• You say it is a private company, so that means no stocks, but do you have anything else where if you bail out now you get the highest monetary value now before the company goes under?
    – Dan
    Sep 27, 2019 at 18:30

5 Answers 5


It is never improper to leave a company if you feel ( whether it is by facts or just a gut feeling ) that they are not doing well and that their future ( and in turn yours ) does not look good.

The way to avoid the appearance of doing something improper is to not do anything that is improper. There is nothing wrong with using information that you work with on a day to day basis to make a decision about whether you want to continue working at that company. There are always clues indicating instability in a company and they are not limited to "privileged information".

  • I like this answer. The "improper" part comes with making money or swaying markets based on that. Leave, say it's best for your chosen career path, but don't go to the press and tell them my company I'm leaving is in trouble, might make a good story...
    – mutt
    Sep 27, 2019 at 19:47

Using what you know or feel about your company to stay or go is not unethical.

What would be unethical is sharing this privileged information with other companies you interview with. When asked (and you will be) you can talk about other reasons you're looking for a new opportunity without bad mouthing your current employer.


You aren’t bound by either law or ethics in this case from pursuing your own best interest.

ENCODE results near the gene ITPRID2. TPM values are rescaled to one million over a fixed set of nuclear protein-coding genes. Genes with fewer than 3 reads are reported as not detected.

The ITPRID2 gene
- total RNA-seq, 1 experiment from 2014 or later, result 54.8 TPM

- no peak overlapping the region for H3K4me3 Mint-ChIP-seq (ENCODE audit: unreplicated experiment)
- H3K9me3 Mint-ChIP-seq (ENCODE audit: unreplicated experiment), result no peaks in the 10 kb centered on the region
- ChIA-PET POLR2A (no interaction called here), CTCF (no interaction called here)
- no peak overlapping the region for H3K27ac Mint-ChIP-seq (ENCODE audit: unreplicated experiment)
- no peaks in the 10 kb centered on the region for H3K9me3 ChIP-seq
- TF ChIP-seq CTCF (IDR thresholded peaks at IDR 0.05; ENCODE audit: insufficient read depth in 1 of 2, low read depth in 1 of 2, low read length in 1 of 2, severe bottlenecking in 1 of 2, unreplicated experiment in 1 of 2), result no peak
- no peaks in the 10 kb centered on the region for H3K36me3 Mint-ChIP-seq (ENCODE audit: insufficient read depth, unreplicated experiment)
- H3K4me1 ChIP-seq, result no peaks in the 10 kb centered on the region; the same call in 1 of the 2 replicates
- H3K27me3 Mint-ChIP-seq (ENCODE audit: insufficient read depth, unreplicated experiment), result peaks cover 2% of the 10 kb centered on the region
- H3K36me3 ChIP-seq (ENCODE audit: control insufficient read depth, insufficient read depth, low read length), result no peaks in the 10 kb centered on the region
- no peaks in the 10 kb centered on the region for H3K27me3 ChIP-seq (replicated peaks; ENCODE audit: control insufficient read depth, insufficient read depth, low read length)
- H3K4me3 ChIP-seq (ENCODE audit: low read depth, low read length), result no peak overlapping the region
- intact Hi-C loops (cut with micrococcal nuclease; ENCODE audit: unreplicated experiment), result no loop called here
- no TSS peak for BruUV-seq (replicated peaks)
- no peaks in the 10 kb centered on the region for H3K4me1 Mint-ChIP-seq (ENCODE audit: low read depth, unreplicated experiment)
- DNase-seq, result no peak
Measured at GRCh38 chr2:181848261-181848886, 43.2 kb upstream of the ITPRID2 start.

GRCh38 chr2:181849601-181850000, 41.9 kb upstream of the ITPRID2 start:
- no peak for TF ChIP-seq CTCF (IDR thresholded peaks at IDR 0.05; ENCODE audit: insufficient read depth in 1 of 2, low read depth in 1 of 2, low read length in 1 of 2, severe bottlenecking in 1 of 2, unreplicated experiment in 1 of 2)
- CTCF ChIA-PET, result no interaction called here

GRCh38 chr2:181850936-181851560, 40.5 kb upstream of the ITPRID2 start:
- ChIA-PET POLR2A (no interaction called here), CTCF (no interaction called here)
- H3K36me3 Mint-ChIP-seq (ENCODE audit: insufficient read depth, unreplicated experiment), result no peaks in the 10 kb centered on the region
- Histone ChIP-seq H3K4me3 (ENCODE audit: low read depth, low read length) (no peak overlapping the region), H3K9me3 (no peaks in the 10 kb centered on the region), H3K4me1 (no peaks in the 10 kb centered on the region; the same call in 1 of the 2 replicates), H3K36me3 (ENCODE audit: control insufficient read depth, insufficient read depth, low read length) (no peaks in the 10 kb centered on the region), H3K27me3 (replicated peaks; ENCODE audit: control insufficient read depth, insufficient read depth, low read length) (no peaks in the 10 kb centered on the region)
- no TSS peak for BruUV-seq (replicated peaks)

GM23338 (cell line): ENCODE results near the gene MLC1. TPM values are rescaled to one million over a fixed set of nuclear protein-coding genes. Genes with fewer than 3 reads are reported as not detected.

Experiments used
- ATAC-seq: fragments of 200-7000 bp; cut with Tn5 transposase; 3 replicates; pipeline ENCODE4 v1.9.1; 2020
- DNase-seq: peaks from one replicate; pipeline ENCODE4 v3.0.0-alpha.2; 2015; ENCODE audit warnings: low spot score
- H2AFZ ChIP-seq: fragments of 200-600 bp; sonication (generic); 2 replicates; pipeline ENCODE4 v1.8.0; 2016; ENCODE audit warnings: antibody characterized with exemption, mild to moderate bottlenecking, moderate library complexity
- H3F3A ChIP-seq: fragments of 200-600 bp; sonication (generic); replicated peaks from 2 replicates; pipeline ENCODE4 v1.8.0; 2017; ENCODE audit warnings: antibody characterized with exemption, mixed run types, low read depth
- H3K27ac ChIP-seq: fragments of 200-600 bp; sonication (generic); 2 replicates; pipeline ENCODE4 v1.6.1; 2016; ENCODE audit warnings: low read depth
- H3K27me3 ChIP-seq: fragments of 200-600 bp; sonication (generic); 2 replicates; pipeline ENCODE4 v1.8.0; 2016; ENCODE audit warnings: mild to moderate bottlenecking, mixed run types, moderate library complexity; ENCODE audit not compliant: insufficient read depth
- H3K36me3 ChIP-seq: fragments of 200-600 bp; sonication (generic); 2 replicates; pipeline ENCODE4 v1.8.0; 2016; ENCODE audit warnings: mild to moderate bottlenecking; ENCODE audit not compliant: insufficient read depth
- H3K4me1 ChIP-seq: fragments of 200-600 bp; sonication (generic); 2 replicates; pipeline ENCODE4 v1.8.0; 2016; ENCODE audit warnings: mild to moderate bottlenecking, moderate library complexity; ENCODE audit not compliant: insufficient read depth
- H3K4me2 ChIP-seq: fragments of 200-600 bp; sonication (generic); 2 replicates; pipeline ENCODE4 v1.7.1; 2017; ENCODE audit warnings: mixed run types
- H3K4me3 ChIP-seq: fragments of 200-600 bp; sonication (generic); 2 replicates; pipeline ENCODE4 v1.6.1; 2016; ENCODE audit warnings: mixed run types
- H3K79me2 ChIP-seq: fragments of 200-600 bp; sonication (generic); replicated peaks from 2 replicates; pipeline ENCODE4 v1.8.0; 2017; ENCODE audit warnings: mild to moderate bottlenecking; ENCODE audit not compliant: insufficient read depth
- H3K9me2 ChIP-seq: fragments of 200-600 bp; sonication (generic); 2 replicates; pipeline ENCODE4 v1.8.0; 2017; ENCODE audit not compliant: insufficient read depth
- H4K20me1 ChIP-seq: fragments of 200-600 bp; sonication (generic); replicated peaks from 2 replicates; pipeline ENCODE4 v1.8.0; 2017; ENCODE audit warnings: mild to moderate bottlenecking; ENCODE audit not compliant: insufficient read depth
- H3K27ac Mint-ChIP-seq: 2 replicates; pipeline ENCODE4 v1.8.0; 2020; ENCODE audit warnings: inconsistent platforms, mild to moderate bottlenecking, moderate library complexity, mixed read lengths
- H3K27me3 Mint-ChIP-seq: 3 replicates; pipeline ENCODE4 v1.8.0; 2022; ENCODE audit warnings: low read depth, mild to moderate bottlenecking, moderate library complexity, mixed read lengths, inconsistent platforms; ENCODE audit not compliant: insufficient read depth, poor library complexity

Depending upon your exact situation you may be barred by both from discussing your exact reasoning with others, but fortunately the interviewer isn’t really looking for your reasoning on leaving. What the interviewer wants is to understand how long you will be with them if you get hired.

What you should do is develop prepared answers to the question’s why are you leaving and why do you want to join our company. Answers that don’t say “I think you’ll still be in business in six months”. While that may be true, it’s only going to be acceptable when your previous employer is no longer in business or isn’t making payroll.


Many employees get some hints that their company isn't doing well. And many will then start looking for a new job. Some are better at spotting these signs than others. You are basically in the same position as someone who is very, very good at spotting warning signs.

What is ethical is looking for another job. If others know that you have insider knowledge and you allow them to draw conclusions from you looking for another job, that's also ethical.

What's unethical and possibly illegal or breach of contract is telling someone about your insider knowledge, including a new company during an interview, and what's definitely illegal is selling shares or shorting the stock if it wasn't a privately held company. And if you have signed an NDA, then you should read it very carefully to see if it says anything about the situation. I have been in one place at some point in a very different context where I could hear private communications, and the rule was that I was not allowed to act on these private communications.


As long as you keep privileged information and your actual reason for leaving to yourself it s not improper. '